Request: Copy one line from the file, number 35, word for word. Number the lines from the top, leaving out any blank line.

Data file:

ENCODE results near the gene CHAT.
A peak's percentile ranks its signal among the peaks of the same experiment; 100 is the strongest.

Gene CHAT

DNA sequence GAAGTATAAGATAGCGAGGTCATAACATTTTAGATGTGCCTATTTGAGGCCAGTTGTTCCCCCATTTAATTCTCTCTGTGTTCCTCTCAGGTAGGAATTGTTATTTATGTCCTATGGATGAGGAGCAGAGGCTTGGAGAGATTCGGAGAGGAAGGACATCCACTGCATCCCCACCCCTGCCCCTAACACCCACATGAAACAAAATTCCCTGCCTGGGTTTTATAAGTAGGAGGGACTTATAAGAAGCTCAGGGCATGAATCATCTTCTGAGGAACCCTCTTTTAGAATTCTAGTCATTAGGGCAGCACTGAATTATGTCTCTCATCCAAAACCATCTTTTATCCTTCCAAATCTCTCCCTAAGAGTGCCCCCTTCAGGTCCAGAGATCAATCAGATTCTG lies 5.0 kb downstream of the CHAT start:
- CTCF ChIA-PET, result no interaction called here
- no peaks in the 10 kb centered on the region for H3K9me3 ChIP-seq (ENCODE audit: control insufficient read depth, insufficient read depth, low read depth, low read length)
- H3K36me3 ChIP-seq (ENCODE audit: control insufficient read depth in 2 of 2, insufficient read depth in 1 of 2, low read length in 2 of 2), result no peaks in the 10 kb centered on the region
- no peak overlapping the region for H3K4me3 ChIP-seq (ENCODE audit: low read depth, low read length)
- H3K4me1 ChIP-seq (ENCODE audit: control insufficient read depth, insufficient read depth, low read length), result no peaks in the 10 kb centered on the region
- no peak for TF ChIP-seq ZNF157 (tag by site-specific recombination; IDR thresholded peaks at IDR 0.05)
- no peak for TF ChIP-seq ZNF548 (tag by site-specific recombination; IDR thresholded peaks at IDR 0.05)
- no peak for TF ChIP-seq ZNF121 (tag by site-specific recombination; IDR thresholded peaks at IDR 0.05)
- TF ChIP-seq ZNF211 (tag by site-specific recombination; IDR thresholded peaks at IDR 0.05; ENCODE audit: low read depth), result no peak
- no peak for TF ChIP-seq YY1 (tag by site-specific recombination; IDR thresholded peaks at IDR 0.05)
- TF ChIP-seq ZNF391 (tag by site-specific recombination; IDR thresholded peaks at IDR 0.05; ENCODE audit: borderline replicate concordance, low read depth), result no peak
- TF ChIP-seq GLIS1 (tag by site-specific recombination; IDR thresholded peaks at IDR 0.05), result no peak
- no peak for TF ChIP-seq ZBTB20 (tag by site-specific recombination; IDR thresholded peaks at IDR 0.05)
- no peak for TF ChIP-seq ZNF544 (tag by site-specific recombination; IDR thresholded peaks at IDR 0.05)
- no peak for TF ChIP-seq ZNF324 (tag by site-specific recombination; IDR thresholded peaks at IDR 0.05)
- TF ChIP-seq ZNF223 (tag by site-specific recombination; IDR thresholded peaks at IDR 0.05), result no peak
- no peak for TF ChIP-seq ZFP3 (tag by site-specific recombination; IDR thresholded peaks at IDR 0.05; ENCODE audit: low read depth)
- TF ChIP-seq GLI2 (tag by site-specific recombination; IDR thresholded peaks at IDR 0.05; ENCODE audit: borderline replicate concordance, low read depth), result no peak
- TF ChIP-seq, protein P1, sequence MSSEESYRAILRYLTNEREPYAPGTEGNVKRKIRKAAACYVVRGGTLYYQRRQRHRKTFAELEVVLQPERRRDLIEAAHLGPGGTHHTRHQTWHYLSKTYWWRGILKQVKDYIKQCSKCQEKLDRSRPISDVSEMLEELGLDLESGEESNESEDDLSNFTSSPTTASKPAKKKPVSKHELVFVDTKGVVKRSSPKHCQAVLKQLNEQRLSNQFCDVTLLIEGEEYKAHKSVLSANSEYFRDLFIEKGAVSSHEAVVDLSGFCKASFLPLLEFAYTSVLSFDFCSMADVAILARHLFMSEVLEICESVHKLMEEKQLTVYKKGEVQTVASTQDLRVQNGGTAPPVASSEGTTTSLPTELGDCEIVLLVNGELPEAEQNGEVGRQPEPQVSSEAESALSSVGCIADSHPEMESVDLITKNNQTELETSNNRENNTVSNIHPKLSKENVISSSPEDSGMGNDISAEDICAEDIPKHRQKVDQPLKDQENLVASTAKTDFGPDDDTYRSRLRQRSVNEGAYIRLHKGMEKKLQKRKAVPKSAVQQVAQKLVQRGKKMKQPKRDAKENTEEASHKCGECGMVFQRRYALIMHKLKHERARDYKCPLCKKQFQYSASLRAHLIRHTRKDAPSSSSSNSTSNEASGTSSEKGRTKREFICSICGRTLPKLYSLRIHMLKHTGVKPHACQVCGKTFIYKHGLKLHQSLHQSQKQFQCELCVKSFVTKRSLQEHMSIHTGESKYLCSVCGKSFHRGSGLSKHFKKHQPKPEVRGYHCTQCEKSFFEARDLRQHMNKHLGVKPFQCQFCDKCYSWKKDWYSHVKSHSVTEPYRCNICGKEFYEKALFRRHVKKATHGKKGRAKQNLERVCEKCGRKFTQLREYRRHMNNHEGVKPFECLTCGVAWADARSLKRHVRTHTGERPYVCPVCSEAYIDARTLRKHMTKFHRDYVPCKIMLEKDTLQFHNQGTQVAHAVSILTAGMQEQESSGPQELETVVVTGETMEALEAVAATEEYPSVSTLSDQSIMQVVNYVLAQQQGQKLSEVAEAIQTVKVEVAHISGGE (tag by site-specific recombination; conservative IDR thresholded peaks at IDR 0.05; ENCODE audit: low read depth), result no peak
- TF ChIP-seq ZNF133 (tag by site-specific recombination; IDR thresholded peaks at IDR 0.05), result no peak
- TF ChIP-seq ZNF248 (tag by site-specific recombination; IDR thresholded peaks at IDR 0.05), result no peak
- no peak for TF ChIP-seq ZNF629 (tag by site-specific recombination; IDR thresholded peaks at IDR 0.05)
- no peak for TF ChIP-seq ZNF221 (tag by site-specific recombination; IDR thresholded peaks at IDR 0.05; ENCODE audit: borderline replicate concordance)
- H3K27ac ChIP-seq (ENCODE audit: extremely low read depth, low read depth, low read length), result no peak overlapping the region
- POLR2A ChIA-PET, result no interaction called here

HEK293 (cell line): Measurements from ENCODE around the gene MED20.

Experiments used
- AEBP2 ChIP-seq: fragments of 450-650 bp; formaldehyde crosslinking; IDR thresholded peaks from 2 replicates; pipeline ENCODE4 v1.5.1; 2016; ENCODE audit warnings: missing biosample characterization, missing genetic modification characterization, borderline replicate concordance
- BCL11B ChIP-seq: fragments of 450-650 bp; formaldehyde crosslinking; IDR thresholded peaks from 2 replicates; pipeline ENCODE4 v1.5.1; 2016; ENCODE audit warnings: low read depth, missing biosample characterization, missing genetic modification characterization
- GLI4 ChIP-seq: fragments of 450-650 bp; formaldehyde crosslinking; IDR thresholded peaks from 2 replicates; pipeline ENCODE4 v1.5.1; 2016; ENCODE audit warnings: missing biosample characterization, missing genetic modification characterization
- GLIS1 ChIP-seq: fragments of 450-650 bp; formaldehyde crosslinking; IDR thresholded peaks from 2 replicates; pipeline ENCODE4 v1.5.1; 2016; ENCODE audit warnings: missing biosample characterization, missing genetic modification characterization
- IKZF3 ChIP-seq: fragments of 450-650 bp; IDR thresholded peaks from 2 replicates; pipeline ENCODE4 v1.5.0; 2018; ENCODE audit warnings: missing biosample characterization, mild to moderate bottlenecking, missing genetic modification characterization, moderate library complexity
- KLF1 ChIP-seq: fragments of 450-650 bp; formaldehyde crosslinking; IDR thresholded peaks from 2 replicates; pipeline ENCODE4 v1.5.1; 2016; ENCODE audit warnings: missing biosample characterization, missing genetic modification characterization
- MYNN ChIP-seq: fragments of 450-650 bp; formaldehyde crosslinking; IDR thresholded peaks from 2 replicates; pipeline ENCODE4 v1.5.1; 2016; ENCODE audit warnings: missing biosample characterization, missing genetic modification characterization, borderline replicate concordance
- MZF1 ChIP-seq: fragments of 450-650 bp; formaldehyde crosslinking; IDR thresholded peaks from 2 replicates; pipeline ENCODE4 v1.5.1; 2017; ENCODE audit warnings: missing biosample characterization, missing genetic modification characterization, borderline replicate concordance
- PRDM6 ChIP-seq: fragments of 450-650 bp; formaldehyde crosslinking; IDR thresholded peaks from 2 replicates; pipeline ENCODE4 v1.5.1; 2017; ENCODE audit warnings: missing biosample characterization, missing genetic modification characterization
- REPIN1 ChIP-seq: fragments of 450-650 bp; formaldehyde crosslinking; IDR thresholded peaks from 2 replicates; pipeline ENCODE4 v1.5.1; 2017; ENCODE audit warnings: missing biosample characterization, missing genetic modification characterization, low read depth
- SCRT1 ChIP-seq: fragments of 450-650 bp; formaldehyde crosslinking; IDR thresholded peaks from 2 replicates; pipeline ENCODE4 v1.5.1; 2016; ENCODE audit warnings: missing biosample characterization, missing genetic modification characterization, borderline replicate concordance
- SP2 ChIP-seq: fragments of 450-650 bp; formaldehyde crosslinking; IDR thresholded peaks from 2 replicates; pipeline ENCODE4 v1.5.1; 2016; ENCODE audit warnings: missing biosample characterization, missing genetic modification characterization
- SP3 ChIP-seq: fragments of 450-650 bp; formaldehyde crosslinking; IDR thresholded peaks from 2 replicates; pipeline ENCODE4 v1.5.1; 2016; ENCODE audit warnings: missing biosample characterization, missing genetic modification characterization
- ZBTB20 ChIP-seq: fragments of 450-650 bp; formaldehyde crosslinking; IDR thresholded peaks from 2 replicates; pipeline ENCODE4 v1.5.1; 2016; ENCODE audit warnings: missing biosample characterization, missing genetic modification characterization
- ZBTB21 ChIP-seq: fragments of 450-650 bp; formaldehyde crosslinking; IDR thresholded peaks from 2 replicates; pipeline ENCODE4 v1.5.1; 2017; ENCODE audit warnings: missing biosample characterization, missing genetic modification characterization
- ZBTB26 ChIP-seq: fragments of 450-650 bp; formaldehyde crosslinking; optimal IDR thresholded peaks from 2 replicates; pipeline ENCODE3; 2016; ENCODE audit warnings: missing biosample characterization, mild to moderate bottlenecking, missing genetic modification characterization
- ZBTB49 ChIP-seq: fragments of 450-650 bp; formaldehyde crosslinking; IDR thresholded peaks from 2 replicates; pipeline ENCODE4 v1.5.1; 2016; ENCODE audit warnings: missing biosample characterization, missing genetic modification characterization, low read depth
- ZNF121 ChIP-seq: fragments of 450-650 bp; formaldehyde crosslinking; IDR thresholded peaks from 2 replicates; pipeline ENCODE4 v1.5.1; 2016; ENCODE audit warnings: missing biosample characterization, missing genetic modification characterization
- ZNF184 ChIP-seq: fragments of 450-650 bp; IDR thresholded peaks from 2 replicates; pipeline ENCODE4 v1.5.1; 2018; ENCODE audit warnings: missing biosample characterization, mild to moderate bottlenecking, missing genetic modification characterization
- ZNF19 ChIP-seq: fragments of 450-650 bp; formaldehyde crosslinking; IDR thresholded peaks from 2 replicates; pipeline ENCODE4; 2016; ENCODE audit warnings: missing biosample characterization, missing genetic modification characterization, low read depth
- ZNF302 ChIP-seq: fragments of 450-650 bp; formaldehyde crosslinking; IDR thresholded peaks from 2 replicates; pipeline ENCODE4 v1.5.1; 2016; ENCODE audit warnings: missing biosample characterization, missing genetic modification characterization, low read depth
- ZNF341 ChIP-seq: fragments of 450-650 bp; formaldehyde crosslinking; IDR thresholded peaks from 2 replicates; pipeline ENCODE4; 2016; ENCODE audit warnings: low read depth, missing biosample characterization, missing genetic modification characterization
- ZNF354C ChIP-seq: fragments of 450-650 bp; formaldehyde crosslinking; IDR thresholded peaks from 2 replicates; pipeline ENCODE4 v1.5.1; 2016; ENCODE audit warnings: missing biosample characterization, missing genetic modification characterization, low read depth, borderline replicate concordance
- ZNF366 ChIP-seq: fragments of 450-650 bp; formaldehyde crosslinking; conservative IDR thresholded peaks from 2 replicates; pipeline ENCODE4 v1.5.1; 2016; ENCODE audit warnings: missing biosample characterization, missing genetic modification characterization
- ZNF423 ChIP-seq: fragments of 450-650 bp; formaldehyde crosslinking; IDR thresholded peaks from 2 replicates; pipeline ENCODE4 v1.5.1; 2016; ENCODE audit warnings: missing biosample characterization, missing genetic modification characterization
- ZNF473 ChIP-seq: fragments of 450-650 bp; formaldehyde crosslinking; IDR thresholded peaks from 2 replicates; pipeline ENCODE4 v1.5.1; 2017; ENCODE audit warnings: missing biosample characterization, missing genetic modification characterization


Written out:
- GLIS1 ChIP-seq: fragments of 450-650 bp; formaldehyde crosslinking; IDR thresholded peaks from 2 replicates; pipeline ENCODE4 v1.5.1; 2016; ENCODE audit warnings: missing biosample characterization, missing genetic modification characterization